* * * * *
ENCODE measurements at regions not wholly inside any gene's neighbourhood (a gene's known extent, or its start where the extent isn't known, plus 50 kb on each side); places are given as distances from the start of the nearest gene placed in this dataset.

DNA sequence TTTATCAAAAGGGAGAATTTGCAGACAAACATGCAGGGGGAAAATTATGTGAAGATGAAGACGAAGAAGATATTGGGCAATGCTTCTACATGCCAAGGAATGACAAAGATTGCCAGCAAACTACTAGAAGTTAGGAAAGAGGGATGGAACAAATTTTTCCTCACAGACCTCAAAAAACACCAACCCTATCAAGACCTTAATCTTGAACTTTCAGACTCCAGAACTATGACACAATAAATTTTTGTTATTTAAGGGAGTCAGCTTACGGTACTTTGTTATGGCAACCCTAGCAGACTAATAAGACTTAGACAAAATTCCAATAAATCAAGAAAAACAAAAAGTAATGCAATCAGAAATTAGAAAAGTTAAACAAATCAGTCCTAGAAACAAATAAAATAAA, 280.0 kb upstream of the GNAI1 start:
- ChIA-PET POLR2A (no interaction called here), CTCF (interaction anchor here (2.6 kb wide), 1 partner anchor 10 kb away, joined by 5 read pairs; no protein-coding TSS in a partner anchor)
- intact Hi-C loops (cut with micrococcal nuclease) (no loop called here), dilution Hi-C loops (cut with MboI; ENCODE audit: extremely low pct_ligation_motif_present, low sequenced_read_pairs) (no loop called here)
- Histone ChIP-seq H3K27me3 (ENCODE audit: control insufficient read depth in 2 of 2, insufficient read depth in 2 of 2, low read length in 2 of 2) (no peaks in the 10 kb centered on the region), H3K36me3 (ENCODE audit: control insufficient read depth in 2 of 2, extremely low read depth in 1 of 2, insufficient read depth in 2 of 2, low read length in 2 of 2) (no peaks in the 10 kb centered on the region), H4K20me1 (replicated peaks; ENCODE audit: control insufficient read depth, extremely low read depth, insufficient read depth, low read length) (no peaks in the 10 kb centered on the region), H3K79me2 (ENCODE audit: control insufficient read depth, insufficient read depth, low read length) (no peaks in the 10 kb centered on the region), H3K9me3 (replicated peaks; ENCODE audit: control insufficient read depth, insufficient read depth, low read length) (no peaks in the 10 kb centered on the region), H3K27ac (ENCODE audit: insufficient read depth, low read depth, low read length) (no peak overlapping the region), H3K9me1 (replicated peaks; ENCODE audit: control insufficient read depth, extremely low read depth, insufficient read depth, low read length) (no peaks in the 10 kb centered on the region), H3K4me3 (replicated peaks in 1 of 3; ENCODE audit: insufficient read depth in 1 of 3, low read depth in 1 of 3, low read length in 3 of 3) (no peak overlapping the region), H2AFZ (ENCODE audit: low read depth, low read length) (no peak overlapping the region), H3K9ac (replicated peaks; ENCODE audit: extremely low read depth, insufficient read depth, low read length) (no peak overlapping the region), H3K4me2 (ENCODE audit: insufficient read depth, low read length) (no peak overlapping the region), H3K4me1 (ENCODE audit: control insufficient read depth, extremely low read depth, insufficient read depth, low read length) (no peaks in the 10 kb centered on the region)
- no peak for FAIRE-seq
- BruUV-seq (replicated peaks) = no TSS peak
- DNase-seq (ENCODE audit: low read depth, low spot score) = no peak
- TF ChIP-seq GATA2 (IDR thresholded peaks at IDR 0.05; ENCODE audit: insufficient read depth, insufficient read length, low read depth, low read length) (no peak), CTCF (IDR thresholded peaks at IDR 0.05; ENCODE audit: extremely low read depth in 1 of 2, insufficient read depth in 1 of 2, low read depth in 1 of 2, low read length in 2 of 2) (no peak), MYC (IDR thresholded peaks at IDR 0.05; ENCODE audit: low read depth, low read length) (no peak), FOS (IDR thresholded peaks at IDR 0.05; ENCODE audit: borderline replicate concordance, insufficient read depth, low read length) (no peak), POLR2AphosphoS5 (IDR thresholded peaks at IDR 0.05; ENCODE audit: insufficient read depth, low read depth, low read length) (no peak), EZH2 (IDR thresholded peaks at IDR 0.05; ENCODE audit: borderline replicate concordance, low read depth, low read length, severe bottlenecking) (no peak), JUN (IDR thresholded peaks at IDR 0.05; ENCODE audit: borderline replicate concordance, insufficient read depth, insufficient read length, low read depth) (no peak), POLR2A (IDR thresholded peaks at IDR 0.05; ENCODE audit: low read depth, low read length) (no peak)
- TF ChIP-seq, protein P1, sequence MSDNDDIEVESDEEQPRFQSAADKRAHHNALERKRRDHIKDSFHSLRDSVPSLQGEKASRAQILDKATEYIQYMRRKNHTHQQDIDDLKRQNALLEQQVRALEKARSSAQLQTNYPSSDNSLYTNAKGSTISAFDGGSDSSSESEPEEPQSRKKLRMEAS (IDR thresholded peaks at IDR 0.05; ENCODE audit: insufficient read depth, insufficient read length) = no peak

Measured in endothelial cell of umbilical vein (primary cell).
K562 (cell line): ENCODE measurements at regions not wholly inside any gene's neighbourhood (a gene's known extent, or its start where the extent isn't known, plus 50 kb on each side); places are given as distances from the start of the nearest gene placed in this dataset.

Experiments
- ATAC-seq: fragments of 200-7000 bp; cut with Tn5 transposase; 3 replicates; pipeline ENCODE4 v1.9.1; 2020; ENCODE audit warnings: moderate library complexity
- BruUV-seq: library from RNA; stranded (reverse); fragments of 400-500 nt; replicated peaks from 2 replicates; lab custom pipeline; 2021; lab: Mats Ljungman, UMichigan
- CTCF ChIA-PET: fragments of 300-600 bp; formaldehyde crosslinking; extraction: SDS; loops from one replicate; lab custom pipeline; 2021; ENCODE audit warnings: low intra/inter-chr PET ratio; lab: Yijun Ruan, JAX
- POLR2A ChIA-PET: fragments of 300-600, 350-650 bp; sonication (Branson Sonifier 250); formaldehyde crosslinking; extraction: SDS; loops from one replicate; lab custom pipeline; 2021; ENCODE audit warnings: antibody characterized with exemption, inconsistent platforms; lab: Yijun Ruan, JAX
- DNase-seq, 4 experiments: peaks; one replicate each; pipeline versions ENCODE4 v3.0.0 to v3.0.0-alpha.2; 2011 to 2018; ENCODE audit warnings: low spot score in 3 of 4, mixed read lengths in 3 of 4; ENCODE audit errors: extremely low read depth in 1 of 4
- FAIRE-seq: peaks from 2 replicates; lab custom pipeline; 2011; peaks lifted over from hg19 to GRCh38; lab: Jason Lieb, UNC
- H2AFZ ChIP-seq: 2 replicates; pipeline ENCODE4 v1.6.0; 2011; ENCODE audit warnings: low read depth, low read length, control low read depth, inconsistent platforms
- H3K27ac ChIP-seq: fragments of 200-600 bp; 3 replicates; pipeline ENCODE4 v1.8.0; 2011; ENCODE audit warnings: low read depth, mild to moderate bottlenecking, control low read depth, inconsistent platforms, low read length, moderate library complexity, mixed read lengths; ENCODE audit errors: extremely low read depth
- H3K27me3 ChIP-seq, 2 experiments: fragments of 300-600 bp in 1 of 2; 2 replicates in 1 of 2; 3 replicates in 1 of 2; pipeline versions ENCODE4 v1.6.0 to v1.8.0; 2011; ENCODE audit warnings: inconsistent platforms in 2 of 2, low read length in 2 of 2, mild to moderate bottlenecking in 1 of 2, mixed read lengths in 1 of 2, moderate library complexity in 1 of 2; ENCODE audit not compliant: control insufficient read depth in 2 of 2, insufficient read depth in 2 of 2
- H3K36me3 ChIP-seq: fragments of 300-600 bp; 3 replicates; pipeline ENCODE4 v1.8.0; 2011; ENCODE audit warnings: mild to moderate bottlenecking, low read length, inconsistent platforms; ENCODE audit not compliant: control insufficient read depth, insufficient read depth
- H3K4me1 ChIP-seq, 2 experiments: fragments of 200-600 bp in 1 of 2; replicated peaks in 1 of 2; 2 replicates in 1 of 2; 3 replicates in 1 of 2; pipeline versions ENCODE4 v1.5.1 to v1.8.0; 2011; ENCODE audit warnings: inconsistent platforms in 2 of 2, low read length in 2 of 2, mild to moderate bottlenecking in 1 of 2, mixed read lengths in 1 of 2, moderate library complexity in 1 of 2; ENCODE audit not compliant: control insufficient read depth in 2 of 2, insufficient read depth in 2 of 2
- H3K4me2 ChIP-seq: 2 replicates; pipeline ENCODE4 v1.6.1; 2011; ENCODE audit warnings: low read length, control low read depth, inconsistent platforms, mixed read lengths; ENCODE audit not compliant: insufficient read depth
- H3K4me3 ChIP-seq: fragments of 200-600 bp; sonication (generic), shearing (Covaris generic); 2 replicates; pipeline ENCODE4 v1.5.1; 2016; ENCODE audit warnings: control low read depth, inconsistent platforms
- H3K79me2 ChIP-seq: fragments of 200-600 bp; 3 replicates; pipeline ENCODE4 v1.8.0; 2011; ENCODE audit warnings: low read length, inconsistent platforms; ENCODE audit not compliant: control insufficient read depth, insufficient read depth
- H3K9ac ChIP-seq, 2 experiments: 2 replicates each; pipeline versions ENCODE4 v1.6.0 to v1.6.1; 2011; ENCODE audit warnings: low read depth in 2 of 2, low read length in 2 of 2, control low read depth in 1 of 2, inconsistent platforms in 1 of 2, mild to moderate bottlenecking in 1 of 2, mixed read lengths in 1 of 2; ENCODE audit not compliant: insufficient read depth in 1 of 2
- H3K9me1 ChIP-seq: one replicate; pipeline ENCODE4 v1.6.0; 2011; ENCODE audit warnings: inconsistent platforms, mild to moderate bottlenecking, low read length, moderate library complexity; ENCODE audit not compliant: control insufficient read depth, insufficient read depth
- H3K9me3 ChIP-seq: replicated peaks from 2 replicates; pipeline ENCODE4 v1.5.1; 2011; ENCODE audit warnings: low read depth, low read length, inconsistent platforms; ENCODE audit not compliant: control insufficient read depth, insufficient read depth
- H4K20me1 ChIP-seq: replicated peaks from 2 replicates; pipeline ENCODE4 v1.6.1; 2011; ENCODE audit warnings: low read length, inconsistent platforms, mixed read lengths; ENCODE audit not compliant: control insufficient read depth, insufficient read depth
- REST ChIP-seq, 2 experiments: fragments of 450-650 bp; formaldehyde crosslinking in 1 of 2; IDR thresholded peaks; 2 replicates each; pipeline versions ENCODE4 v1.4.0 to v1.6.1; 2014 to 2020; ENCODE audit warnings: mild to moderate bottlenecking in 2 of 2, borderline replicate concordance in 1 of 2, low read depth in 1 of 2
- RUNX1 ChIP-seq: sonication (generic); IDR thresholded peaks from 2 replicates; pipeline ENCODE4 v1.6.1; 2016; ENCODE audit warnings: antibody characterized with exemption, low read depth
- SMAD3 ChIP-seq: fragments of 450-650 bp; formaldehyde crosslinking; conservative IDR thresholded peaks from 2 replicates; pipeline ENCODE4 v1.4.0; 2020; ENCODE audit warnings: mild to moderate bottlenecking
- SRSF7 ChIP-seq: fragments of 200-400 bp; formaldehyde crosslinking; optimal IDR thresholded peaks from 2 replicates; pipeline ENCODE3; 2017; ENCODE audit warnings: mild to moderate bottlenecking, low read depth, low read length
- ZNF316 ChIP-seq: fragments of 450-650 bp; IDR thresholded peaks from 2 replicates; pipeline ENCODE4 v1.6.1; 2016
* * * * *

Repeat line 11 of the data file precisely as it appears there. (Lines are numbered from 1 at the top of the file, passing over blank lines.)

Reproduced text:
Measured in endothelial cell of umbilical vein (primary cell).